US Airways Group Inc. sought to win employee support for its $8.8 billion (euro6.87 billion) bid to take over Delta Air Lines Inc. and crush Delta's hopes of emerging from bankruptcy as a stand-alone carrier.
"Our proposal is just better. For everyone," the Tempe, Arizona-based company said in a bluntly worded newsletter sent to employees on Tuesday.
The newsletter, which resembled a flier, added, "We don't believe that Delta's claim that their standalone plan will somehow provide more value holds water."
But US Airways faces skepticism over the deal from some of its own employees. More than 200 of the pilots belonging to the Air Line Pilots Association picketed at Phoenix Sky Harbor International Airport on Thursday, demanding the airline finish contract negotiations with them before it moves to acquire rival Delta.
The publication also comes as Atlanta-based Delta has stepped up its keep-Delta-on-its-own campaign in recent days with a full-page newspaper ad, media interviews granted by its chief financial officer and an e-mail to frequent fliers in which it seemed dismissive of US Airways' unsolicited offer.
No other bids for Delta have been made by other airlines since US Airways' offer, Delta CFO Ed Bastian said Tuesday during a stop in New Orleans.
Bastian also said the reason the US Airways proposal has attracted so much attention "is because it's not been compared with anything, but we feel our plan will be much more satisfying for our community."
Delta, which has been in bankruptcy protection since September 2005, plans to file its reorganization plan next month.
In a memo to fellow pilots Tuesday, the executive committee chairman of the Delta pilots union, Lee Moak, issued a strong rebuke of US Airways' proposal, saying, "Should this merger be as misguided and as poor an idea as I currently believe it to be, then I will deploy every available resource to stop it." He added that the union, after a heated battle with Delta management over pay cuts, now finds itself "in the unusual, but not unprecedented, position of being on common ground with our management as our company comes under assault."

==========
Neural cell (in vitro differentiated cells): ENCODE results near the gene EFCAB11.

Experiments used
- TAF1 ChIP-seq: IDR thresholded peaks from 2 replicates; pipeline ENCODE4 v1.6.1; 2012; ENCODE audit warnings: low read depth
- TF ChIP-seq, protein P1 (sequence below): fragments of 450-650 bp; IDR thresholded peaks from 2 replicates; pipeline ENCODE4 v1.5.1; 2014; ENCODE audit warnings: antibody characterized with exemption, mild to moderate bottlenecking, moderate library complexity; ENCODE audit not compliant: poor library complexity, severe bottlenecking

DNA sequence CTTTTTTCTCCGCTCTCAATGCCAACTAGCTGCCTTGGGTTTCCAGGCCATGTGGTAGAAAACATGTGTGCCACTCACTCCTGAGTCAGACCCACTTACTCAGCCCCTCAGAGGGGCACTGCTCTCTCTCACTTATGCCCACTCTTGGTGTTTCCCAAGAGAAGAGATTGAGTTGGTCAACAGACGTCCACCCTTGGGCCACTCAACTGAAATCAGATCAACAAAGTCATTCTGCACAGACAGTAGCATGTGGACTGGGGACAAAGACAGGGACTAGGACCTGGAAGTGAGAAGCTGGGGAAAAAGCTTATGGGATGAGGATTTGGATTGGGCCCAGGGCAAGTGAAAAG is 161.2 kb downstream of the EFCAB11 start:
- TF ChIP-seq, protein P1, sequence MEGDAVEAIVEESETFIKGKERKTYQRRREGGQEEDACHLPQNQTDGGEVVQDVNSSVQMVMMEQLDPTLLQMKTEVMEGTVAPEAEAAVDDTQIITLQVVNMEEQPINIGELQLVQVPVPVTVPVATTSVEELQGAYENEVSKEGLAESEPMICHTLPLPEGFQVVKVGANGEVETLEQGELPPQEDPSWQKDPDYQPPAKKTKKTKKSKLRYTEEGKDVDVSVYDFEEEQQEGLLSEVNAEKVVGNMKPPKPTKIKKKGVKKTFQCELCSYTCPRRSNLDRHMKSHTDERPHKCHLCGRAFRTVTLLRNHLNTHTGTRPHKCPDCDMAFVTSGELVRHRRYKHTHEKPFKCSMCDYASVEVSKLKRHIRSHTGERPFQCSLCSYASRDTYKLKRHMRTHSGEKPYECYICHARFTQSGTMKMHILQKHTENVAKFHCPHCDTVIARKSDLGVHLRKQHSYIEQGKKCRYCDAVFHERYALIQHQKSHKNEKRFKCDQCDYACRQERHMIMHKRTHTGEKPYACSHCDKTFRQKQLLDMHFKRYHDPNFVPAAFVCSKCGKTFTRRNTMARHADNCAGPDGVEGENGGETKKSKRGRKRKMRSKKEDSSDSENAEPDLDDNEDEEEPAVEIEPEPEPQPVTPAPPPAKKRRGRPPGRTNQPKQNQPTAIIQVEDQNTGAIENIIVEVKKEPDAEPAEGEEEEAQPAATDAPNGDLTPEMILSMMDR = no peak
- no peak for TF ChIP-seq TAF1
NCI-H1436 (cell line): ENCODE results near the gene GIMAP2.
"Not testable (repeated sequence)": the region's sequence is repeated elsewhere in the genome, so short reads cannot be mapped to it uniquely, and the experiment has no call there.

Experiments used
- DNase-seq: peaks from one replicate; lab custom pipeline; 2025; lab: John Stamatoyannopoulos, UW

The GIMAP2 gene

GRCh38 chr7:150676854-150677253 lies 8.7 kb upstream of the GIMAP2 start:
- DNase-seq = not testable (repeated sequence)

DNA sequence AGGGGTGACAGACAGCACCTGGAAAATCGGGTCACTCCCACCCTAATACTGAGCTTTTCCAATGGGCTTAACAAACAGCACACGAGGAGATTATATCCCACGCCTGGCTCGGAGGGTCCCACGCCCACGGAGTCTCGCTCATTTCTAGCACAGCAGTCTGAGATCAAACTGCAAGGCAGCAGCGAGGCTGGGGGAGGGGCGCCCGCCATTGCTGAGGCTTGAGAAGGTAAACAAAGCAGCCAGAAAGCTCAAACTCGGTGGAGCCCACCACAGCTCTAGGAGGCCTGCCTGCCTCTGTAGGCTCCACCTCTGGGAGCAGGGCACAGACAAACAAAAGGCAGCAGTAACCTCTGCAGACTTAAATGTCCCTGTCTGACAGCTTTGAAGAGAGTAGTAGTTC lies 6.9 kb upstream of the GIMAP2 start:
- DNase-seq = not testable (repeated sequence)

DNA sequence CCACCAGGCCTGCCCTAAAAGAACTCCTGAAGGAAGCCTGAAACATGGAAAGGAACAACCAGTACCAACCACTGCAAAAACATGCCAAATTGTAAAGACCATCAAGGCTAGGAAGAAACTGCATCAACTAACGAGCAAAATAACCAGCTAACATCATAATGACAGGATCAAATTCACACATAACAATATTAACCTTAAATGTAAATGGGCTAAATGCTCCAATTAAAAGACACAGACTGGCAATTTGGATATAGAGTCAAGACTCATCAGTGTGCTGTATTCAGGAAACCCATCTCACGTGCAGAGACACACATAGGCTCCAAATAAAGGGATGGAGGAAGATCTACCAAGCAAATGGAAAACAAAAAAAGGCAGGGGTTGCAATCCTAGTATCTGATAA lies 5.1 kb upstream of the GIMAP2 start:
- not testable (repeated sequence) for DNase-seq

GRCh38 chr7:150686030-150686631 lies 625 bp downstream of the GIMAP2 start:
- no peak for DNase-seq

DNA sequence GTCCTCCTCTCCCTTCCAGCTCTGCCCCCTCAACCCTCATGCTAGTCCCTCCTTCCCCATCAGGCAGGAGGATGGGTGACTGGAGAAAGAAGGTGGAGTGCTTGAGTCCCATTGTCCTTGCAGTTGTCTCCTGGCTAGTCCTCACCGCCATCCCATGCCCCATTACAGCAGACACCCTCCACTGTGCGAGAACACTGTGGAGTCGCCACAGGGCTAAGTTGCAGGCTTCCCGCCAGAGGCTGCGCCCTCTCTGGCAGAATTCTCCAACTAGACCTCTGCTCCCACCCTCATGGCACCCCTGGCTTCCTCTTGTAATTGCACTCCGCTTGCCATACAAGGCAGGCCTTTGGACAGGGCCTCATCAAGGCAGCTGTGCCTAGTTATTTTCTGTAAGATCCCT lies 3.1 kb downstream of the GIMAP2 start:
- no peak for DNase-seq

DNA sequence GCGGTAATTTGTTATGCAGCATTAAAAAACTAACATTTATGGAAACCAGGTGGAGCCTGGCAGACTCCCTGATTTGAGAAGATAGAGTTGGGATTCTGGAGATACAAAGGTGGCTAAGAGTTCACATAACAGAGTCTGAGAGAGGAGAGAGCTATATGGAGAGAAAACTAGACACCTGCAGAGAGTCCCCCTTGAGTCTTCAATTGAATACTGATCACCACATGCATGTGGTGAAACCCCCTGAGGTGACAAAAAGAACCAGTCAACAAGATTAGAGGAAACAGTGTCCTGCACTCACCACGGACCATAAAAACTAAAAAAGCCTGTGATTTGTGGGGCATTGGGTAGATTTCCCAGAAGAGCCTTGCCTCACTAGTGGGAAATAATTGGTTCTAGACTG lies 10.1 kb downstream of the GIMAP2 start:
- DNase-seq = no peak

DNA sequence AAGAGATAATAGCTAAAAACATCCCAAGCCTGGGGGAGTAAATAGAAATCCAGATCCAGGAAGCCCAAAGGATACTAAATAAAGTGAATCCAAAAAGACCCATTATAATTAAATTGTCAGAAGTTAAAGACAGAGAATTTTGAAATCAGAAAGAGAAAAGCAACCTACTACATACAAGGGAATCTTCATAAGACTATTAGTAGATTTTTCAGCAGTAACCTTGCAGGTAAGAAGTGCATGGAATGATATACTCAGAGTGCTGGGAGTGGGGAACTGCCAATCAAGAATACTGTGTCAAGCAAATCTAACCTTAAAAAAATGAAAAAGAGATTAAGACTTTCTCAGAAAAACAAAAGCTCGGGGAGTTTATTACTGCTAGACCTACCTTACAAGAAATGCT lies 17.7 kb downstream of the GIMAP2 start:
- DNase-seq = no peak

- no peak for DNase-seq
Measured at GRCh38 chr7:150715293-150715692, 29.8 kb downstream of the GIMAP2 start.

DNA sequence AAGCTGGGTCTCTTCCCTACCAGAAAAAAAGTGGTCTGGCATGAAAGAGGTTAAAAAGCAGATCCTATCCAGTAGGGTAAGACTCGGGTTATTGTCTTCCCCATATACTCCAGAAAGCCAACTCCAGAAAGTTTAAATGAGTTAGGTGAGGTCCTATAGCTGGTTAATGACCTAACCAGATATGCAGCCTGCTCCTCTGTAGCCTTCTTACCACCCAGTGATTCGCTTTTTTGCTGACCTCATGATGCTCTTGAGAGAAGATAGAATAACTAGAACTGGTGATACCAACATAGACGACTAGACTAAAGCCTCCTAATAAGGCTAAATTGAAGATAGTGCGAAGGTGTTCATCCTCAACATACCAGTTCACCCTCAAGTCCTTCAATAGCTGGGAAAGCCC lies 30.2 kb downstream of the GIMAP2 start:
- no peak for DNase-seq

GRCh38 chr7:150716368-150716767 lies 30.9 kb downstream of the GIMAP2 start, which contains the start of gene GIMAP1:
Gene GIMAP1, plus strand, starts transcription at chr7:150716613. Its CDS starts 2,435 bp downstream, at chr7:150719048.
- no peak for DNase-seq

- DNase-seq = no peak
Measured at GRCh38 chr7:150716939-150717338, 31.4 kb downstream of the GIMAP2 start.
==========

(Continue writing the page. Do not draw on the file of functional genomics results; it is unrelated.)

In an interview with The Associated Press on Friday, Bastian said Delta is telling creditors that it believes its stand-alone plan is "far superior" to US Airways' hostile bid issued last Wednesday to buy the company and create the nation's largest carrier. Delta, which has been in bankruptcy since September 2005, plans to file its reorganization plan next month.
On Monday, Delta ran a full-page ad in its hometown newspaper reiterating its desire to keep flying solo. That night the company sent an e-mail to frequent fliers telling them it is concerned that the US Airways offer "would not be in the best interest of our many stakeholders including our customers, employees, travel partners, and the communities we serve."
US Airways is still trying to set up a formal meeting with Delta's creditors, spokesman Phil Gee said Tuesday. Adding to the uncertainty surrounding the deal, Gee said the airline still has not decided where a combined US Airways-Delta would be based. Regulatory hurdles also would not to be overcome.
US Airways said in its newsletter to employees Tuesday that the real question people should be asking is what provides the most value to Delta's creditors.
"Delta's standalone plan - no matter how good it may be - cannot possibly offer an expanded route network, more destinations and a better frequent flier program," US Airways said.
Meanwhile, the chief executive of Houston-based Continental Airlines Inc. says his company would consider a merger to remain competitive if the industry continues to consolidate.
In a message to employees Friday, Continental chief Larry Kellner told employees the airline wants to remain independent and continue to grow.
"However, if the landscape of the U.S. airline industry does indeed change, we'll do what we need to do to act in the best interests of you, our customers, our shareholders and the communities we serve," Kellner said in the message released by the airline, the nation's fourth-largest carrier.
Speculation that United Airlines parent UAL Corp. might make a play for Continental or Delta as a merger partner has intensified since US Airways' unsolicited bid for Delta.
Asked about a possible bid for Delta or Continental, United spokeswoman Jean Medina said Tuesday the company does not comment on rumors or speculation.
Associated Press Writer Chevel Johnson in New Orleans and AP Business Writers John Porretto in Houston and Dave Carpenter in Chicago contributed to this report.
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